Take for example one start-up firm who are here in the audience today. WealthKernel is a provider of automated wealth management solutions to institutional clients and in particular they want to use technology to change how smaller institutional clients receive financial advice.The Innovation Hub helped with their thinking before authorisation and they are currently going through that process now. At the same time we were able to explore the pros and cons of automated advice with comparison to the US market where this has gained a huge amount of traction and WealthKernel was able to play a role in our robo-advice forum. Engaging early on was as much as a discovery journey for us as it was for them.

In regards to new products, we have been able to be at the forefront of seeing these come into the market.  For example, the insurance firm, CUVVA is a business that provides ultra-short term car insurance, allowing users to buy car insurance covering a period of a few hours, and allowing people to borrow or pool friends’ cars. The Innovation Hub helped the firm think carefully about how their business model may fit into regulation. The firm has now been authorised by the FCA and is open for business.

To put these examples in a bit more context, through the Hub model, we have now received 413 requests for support and supported 52% of these firms. It is important to note that the 48% of firms we did not provide support to was because in most cases the idea was already established, in which case they can still take a standard route to authorisation, or more rarely we did not think it was likely to be in the interest of consumers.

As the Innovation Hub matures we are seeing firms that we supported being authorised. Out of the first wave of firms we supported, 18 have been authorised, and 21 are in the process of going through our authorisations process. That is about a 30% conversion rate. The firms that have been authorised include investment firms consumer credit firms and insurance intermediaries.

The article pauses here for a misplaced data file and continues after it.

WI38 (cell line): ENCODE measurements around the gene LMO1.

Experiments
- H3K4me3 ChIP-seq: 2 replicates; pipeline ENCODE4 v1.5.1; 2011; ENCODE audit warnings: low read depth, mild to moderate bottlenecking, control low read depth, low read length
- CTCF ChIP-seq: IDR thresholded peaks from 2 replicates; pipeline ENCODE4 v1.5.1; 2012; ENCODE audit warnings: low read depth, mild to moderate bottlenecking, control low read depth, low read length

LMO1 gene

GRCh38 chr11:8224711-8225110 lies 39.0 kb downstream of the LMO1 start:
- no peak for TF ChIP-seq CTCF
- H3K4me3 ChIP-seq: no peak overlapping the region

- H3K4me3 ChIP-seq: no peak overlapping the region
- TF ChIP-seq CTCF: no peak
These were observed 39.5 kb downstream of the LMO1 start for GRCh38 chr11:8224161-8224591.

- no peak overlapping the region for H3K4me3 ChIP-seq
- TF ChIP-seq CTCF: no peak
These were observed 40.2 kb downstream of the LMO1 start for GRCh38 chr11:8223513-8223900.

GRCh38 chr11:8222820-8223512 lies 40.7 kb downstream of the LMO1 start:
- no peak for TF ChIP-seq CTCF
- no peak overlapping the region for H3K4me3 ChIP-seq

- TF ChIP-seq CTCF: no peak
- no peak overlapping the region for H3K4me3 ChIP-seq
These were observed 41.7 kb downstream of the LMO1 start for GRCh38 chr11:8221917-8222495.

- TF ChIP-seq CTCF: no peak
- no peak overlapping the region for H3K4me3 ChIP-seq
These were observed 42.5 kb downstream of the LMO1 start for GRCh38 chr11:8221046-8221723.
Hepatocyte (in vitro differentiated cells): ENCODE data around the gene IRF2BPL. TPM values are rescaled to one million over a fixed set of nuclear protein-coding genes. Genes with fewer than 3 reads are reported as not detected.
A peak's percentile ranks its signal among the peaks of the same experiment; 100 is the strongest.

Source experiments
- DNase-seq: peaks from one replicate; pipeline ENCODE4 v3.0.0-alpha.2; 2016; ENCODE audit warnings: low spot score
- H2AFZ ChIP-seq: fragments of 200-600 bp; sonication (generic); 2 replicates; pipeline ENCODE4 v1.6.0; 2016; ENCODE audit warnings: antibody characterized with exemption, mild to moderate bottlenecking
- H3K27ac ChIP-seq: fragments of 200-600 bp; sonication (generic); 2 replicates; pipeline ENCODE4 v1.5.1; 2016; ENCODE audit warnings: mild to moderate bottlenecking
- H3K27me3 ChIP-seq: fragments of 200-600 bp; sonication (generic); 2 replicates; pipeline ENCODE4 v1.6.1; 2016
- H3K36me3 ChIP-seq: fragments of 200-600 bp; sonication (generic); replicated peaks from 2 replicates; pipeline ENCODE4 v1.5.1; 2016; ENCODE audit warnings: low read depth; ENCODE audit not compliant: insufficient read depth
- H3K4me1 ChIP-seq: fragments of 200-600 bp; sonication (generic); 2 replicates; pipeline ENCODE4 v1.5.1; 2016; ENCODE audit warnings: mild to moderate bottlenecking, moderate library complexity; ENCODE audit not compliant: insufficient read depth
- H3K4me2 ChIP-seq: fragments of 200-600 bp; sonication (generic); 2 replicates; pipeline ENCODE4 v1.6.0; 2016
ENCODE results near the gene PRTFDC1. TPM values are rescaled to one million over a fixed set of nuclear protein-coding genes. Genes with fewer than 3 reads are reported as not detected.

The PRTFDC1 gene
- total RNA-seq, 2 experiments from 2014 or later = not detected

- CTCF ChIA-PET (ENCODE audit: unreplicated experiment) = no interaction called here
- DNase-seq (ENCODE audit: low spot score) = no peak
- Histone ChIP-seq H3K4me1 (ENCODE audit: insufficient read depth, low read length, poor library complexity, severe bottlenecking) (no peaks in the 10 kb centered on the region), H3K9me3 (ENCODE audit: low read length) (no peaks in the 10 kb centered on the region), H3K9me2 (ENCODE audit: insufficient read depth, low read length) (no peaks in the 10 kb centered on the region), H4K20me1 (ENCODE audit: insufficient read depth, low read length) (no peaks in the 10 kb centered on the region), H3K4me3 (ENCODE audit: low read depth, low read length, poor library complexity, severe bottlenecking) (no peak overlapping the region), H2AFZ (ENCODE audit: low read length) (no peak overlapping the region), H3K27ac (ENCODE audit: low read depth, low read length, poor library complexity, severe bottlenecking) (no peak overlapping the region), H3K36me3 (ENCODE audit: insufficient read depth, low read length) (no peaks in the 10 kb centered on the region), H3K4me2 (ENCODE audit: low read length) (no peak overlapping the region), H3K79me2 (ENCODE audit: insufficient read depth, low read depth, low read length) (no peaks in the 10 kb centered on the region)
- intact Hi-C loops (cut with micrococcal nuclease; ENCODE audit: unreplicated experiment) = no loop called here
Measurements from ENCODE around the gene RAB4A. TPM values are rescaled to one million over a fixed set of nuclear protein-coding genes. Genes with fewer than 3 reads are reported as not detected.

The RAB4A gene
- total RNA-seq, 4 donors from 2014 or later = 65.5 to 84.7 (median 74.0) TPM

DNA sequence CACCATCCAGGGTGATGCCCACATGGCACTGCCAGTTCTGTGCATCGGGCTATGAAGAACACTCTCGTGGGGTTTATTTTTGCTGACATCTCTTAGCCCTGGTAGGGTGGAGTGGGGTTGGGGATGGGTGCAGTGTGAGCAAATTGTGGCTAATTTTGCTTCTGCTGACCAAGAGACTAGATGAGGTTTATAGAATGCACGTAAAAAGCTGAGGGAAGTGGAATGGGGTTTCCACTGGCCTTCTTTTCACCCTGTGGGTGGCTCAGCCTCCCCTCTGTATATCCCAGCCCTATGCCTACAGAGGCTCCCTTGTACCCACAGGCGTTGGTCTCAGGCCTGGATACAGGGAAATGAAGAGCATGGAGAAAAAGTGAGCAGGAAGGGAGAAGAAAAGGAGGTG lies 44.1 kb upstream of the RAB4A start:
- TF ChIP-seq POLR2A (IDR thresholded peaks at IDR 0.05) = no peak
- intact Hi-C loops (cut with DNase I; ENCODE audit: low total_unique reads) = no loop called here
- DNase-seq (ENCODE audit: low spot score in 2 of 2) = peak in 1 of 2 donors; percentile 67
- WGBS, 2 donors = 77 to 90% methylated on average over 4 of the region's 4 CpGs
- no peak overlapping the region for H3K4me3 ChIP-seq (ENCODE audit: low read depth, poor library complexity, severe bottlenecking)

International update

While these examples and statistics illustrate successes domestically, the international context is just as important. In the past year, we have had over 25 non-UK innovators approach the Hub either for support or to learn more. Furthermore, if we want disruptive innovators at scale we need to think about how they can expand internationally with the minimum of friction.

This year through Project Innovate we aim to ramp up our international engagement. We are looking to have cooperation agreements in place with some key regulators to reduce some of the barriers to UK authorised firms looking to grow scale overseas and to assist non-UK innovators interested in entering the UK market. I am off to Australia next month to exchange views and ideas with ASIC, which in March 2015 launched its own “Innovation Hub”.

A number of overseas regulators have also introduced initiatives to promote innovation in financial services. Last year the Japanese FSA has launched a “FinTech Support Desk”. The Monetary Authority of Singapore has also formed a FinTech & Innovation Group responsible for regulatory policies and development strategies to facilitate the use of technology and innovation in the financial sector. And the CFPB in the US has Project Catalyst aimed at small firms. So we are not the only ones in this space and we can stand to benefit from learning from each other along the way.

Regulatory Sandbox

While we have made great progress to date with Project Innovate, it’s essential we don’t stand still.  Our coming area of focus will look at policy and process improvement. We set ourselves an ambitious goal to create something practical and useful to foster innovation and are opening up the possibility of answering regulatory uncertainties through testing in a live environment.  This will be known as the sandbox. 

The Sandbox will allow businesses to test out new, innovative financial services without incurring all the normal regulatory consequences of engaging in those activities. It is safe to say that we have been inundated with interest about the sandbox.

We will offer a range of options for firms such as authorisation for testing; no enforcement action letters, and individual guidance and waivers for all firms. Safeguards for consumers and the financial system while testing will be agreed between the businesses and the FCA. One thing that we won’t compromise is lower standards of protection for consumers.